Yiddish (ייִדיש, יידיש, or אידיש, lit. 'Jewish'; in older sources ייִדיש-טײַטש, Yidish-Taytsh, lit. ' Judaeo-German', or לשון־אַשכּנז‎ (loshn-ashknaz, "language of Ashkenaz") is a High German–derived language historically spoken by the Ashkenazi Jews. It originated during the 9th century in Central Europe, providing the nascent Ashkenazi community with a High German–based vernacular fused with elements taken from Hebrew and Aramaic, as well as Slavic languages and traces of Romance languages. Yiddish writing uses the Hebrew alphabet. As of the 1990s, there were around 1.5–2 million speakers of Yiddish, mostly Hasidic and Haredi Jews.

Prior to the World War II and the Holocaust, there were 11–13 million speakers of Yiddish among 17 million Jews worldwide. Some 85% of the approximately 6 million Jews who died in the Holocaust were Yiddish speakers, leading to a massive decline in the use of the language. Post-war assimilation aliyah, immigration to Israel, further decreased the use of Yiddish both among survivors and among Yiddish-speakers from other countries (such as in the Americas). However, the number of Yiddish-speakers is increasing in Hasidic communities.

Yiddish in "Shtetl Days"[]

The Greater German Reich kept Yiddish alive in the 21st century as the language of fictional Jewish villages in its living history parks such as Wawolnice.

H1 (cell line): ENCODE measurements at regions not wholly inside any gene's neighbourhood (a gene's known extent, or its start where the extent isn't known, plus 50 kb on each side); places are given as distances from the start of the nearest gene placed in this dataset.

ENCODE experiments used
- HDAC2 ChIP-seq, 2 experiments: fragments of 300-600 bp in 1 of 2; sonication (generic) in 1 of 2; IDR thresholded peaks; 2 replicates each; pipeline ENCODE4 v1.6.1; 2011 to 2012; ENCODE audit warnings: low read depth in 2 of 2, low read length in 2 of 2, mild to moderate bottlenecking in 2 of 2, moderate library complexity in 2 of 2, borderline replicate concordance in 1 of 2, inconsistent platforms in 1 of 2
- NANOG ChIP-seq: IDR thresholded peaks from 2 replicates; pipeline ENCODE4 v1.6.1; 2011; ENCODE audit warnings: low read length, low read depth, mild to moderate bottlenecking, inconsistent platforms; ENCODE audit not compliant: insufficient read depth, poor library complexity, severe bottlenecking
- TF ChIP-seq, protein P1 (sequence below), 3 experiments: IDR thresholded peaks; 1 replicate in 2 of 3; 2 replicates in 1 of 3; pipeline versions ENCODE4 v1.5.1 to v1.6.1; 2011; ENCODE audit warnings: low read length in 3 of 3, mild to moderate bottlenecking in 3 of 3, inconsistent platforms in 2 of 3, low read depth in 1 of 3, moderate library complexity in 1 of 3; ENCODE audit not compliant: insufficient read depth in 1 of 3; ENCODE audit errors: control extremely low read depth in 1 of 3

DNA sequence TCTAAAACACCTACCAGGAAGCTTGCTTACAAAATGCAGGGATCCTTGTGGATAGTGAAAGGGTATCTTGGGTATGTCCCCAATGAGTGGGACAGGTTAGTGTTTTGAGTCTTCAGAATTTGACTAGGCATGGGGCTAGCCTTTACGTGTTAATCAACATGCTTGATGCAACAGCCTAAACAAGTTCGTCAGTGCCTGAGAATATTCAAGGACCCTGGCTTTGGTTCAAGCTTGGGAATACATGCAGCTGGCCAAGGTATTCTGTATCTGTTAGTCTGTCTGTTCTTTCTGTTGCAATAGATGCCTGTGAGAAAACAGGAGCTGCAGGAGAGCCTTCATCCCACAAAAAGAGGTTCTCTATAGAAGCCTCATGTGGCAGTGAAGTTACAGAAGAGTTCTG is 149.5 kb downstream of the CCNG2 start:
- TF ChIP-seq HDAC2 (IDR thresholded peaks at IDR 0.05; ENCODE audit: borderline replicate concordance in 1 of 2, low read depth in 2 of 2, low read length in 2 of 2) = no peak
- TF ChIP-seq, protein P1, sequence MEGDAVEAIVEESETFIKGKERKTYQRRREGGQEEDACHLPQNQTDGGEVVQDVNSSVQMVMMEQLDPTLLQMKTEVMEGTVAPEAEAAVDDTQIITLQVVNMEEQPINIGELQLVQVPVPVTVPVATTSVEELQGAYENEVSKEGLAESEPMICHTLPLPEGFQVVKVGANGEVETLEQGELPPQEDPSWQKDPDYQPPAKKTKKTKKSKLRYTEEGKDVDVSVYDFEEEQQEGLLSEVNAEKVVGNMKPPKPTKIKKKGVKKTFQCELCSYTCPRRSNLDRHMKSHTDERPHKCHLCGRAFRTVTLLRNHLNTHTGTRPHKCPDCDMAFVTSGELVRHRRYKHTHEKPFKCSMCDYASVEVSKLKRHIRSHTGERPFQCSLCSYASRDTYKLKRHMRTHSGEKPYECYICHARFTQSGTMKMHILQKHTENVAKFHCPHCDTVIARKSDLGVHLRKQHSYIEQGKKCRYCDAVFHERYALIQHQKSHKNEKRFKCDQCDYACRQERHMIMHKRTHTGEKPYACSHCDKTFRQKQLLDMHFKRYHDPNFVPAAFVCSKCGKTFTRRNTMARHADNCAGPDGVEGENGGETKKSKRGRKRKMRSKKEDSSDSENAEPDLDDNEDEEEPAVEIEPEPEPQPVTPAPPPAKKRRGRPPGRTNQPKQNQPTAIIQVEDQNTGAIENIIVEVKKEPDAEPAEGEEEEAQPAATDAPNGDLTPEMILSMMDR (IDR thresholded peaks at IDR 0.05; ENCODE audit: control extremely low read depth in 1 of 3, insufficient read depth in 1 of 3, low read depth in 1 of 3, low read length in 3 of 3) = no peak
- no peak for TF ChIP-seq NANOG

Wawolnice "Jews" Veit Harlan and Kristi Söderbaum had a devotion to their craft which continued even after the work day had done. They used Yiddish off and on around the house, publicly stating their need to keep practicing the language or lose it, should any Nazi officials be listening in. Kristi even used Yiddish words like meshuggeh while conversing with her sister Ilse.

Yiddish in Southern Victory[]

In 1942, Flora Blackford met with her brother David Hamburger for lunch in Kaplan's Delicatessen. The two talked in Yiddish, when Flora realized the language was dying out. Her brother suggested that she bring forward legislation mandating all young Jews be forced to reply to their elders in Yiddish and to set up a Yiddish speaking national park in the Lower East Side to protect the language, the way Yellowstone National Park was set up to protect the buffalo.[1]


  1. Drive to the East, pg. 442, hc.